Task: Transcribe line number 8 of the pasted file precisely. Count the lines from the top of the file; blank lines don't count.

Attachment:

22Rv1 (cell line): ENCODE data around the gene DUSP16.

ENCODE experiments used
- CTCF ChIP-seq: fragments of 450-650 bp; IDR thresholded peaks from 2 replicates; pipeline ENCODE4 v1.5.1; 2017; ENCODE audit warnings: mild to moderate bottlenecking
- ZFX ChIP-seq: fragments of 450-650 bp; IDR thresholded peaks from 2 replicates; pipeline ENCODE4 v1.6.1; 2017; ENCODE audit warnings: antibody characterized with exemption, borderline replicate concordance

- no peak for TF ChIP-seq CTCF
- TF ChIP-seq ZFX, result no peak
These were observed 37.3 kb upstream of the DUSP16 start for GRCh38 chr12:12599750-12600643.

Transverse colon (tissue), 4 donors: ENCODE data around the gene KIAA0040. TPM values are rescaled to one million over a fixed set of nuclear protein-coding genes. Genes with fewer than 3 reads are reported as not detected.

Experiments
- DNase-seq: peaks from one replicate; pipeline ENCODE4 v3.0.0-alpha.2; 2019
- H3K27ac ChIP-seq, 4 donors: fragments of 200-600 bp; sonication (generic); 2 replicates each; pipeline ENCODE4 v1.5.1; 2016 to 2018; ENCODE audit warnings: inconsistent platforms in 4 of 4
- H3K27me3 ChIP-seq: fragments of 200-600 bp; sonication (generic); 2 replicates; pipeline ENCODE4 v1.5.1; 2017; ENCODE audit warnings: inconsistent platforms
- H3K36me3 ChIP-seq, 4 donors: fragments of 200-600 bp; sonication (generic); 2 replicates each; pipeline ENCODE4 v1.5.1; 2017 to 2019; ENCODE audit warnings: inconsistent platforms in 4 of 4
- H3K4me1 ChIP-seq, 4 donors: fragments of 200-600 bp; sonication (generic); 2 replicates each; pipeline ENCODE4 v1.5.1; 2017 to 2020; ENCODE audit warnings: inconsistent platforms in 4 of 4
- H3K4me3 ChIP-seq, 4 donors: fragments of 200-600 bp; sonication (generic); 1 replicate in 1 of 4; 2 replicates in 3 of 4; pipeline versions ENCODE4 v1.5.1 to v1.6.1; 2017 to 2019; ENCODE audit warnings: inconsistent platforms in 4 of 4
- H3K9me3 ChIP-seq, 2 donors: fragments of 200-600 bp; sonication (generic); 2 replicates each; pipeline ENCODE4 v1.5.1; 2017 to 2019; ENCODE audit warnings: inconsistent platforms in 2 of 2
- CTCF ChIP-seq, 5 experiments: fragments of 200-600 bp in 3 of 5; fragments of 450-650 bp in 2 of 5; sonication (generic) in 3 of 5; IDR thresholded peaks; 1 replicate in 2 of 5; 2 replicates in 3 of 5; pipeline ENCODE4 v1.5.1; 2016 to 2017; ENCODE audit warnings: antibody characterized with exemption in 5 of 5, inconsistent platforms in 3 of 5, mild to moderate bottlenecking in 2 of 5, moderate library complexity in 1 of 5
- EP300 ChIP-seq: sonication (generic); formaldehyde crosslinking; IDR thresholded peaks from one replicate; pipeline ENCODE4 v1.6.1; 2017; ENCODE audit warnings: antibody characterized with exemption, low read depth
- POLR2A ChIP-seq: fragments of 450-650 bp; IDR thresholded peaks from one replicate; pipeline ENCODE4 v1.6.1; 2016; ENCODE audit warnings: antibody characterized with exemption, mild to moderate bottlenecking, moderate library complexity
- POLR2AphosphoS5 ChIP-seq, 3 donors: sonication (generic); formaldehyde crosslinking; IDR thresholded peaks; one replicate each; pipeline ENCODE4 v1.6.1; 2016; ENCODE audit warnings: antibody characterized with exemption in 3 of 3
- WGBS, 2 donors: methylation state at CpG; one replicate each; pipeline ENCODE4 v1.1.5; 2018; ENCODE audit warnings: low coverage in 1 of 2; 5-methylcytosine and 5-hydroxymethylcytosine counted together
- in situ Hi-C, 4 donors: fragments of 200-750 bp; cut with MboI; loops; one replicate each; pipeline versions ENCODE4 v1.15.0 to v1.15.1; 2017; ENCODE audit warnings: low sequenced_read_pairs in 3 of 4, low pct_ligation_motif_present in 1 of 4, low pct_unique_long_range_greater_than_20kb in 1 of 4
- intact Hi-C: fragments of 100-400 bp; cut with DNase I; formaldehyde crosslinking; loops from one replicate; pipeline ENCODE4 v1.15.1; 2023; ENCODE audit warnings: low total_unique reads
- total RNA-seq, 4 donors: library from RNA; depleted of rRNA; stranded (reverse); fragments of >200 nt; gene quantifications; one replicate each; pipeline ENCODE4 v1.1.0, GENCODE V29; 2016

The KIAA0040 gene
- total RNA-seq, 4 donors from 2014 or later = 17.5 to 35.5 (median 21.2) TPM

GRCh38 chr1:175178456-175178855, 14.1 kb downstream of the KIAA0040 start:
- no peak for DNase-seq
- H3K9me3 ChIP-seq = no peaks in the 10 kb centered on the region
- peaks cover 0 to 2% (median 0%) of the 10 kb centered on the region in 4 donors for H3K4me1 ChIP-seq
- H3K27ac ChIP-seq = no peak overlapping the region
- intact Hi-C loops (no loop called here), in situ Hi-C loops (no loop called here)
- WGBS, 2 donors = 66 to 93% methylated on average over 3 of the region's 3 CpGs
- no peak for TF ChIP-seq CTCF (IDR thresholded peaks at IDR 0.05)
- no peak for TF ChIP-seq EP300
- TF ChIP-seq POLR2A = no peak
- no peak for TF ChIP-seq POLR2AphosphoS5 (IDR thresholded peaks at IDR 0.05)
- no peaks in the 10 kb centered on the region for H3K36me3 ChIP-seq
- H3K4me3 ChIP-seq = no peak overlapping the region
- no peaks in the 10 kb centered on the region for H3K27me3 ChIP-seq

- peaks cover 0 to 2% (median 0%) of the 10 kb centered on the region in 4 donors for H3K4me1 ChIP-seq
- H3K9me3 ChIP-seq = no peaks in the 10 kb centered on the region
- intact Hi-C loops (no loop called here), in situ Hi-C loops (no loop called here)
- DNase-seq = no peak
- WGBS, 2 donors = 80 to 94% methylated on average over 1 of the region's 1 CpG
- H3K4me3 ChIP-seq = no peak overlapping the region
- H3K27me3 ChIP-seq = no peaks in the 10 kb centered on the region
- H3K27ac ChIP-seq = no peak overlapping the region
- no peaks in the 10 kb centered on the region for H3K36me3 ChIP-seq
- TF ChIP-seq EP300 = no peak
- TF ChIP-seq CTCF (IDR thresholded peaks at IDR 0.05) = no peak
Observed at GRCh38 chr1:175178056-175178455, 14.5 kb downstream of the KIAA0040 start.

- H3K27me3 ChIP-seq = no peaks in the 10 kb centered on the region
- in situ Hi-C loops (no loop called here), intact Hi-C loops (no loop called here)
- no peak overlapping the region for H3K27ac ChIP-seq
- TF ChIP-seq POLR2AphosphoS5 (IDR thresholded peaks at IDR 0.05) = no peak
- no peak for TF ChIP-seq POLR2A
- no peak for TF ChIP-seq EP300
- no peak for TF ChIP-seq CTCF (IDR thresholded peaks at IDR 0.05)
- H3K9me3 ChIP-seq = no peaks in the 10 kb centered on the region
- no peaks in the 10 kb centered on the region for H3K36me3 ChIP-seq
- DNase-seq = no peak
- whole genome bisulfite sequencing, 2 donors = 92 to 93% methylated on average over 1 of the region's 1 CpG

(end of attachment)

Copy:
Transverse colon (tissue), 4 donors: ENCODE data around the gene KIAA0040. TPM values are rescaled to one million over a fixed set of nuclear protein-coding genes. Genes with fewer than 3 reads are reported as not detected.